But we know when such a policy change is likely to be announced. Look for it on a Friday just before the next major travel holiday.

Christopher Elliott

Christopher Elliott is an author, journalist and consumer advocate. You can read more about him on his personal website or check out his adventures on his family adventure travel site. Contact him at chris@elliott.org. Read more of Christopher's articles here.

  • My main issue with this new policy is that it removes the only protection travelers had against a group of people known for abusing their power. In my experience opting out for the past few years, TSA agents have repeatedly gone out of their way to make the process cumbersome and discouraging. The only respite you had was the ability to say it was a legal right, so even when agents became haughty (and they often did), you knew they really couldn’t deter you from traveling and couldn’t make you go through the scanner. They had to ensure your right to opt out. This removes that right. I’ve got Global Entry, but I’m always surprised how many places don’t have GE or TSA Pre.

  • Alice Morgan

    Absolutely agree. My last trip in December, when I opted out at LAX it took them 20 minutes to find an agent to do the pat down. The entire time, the other agent was trying to sell me on going through, how it was safe, I’d get more radiation on the plane, etc. Yes, that may be true – though that is questionable – but it is still more than I’d get if I skipped it. At both ends of the trip they weren’t pleased.

  • Bill___A

    Really, I’m not going to lose any sleep over it.

  • Mike

    Its attitudes just like this by the American people that have made the TSA the monster it is.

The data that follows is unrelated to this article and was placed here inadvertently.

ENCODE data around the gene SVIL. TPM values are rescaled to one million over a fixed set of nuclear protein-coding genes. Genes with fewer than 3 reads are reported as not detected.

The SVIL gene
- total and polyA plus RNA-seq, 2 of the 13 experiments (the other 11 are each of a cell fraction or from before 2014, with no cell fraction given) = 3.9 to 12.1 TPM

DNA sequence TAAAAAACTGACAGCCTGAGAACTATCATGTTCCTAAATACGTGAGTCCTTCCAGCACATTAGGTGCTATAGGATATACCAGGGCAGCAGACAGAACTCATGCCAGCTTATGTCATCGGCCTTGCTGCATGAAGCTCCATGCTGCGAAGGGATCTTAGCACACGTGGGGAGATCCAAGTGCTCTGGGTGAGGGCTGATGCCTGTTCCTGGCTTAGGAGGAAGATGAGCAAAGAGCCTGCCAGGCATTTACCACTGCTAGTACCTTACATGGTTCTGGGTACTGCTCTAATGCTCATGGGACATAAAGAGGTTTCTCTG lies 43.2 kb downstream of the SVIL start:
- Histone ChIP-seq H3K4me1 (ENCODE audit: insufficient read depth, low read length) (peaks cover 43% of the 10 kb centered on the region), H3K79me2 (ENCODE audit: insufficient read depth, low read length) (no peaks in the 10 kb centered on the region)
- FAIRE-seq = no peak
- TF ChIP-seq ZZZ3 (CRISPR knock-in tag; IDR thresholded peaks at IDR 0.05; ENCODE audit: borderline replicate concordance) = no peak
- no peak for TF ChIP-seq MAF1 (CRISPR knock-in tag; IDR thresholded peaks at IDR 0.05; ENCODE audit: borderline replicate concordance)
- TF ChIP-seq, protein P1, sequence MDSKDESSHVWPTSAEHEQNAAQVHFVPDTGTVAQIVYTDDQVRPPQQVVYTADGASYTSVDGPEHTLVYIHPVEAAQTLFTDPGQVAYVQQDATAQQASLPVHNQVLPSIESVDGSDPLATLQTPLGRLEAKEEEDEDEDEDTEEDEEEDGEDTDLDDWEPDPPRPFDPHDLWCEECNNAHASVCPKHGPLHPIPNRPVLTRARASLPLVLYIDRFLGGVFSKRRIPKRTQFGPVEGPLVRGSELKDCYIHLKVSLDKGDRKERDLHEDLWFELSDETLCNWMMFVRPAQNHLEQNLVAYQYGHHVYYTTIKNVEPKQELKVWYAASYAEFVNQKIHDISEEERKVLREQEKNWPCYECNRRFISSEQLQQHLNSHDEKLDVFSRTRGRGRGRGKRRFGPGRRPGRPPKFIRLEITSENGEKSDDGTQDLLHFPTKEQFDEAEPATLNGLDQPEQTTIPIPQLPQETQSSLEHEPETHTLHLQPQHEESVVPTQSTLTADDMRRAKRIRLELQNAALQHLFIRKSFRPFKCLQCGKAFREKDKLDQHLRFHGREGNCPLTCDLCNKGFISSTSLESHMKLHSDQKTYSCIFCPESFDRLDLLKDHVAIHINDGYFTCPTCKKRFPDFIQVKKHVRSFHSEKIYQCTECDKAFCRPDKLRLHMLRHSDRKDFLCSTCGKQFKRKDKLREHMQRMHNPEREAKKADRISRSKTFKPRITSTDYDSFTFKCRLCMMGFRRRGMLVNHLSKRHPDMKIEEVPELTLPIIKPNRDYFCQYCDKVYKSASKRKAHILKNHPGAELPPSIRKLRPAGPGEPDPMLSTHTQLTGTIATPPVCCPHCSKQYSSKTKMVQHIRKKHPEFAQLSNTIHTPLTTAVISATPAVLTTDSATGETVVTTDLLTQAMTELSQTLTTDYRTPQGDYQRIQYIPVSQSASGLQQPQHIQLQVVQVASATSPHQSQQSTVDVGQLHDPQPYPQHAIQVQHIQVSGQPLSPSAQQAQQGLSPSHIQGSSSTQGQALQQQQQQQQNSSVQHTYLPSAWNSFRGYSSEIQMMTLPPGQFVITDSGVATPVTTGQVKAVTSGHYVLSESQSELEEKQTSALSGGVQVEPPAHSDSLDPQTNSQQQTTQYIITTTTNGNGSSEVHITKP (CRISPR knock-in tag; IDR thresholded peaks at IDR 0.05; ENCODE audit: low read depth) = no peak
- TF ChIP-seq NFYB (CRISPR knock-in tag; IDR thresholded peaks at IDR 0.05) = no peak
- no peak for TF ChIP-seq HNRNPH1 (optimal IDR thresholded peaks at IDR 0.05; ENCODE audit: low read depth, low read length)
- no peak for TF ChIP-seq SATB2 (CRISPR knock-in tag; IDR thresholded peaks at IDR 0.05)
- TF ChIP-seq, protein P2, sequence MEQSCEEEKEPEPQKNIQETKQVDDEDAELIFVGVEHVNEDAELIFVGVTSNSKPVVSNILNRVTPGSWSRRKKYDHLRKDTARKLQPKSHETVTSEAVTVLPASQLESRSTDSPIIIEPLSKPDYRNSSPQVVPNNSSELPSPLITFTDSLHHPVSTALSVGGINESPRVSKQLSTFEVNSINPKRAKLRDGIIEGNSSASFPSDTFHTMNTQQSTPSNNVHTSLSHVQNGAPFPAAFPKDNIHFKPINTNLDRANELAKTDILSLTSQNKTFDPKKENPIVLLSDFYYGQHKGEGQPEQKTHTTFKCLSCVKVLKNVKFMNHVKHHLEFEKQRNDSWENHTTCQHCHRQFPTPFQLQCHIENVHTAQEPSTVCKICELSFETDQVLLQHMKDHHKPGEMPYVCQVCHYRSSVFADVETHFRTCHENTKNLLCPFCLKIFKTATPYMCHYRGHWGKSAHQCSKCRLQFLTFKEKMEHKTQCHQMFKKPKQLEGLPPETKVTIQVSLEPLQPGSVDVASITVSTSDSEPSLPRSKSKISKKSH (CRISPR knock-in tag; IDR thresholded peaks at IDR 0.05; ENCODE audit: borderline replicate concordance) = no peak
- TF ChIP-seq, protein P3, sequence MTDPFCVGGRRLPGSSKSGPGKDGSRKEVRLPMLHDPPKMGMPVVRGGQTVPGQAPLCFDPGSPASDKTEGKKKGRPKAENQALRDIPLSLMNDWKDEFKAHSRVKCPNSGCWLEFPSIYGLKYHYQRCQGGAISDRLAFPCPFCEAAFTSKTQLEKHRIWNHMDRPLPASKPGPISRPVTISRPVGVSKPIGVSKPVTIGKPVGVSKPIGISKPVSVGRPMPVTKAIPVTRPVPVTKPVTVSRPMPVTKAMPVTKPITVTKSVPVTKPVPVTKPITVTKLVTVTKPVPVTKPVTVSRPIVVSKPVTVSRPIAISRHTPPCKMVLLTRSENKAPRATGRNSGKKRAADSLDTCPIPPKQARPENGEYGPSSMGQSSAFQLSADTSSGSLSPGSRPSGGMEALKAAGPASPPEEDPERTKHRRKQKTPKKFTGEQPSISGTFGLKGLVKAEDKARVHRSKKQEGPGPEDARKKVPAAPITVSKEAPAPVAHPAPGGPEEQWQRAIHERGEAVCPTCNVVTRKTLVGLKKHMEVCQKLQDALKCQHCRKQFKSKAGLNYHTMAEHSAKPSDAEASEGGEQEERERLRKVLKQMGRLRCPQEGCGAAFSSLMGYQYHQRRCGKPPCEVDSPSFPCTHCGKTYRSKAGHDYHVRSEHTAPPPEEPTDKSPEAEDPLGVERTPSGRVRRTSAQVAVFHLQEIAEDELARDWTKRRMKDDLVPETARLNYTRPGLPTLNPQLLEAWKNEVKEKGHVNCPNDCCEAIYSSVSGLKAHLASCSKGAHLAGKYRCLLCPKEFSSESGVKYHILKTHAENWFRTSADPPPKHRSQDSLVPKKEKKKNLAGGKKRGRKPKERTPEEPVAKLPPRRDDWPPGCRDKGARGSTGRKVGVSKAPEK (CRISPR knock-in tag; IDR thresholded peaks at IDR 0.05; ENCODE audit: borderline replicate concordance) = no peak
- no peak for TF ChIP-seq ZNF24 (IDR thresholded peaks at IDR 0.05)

Those who give up essential liberty for temporary security deserve neither.

    I will continue to opt out and do so loudly.

  • AJPeabody

    Let’s do a mind experiment. A suicide terrorist wants to kill people. There are a bunch of people waiting to go through security. Why try to get through security before killing people when there are a whole bunch waiting in snaked lines all around? You could do a heck of a lot of killing with a carry on filled with explosive without even actually having to buy a ticket.

  • MikeInPA

    So what are you proposing? No security checks?

  • cscasi

    Thanks. We all need to be reminded of that possible scenario. No matter what is done for safety and security, there will always be some who will complain. There are valid complaints and some not quite so valid; I understand. But, what is the real answer to all this? Much of our world, unfortunately, has changed for the worse over the past few years and it appears things will continue in that direction for the foreseeable future. I would say to those who want to fight this issue, it is your right. But, don’t complain if you spend an extraordinary amount of time being screened the way you want to be screened and as a result, might miss your flight. After all, it would be your choice.

  • Susan Richart

    No is proposing no security checks. Everyone should be screened to PreCheck standards without having the pay the extortion.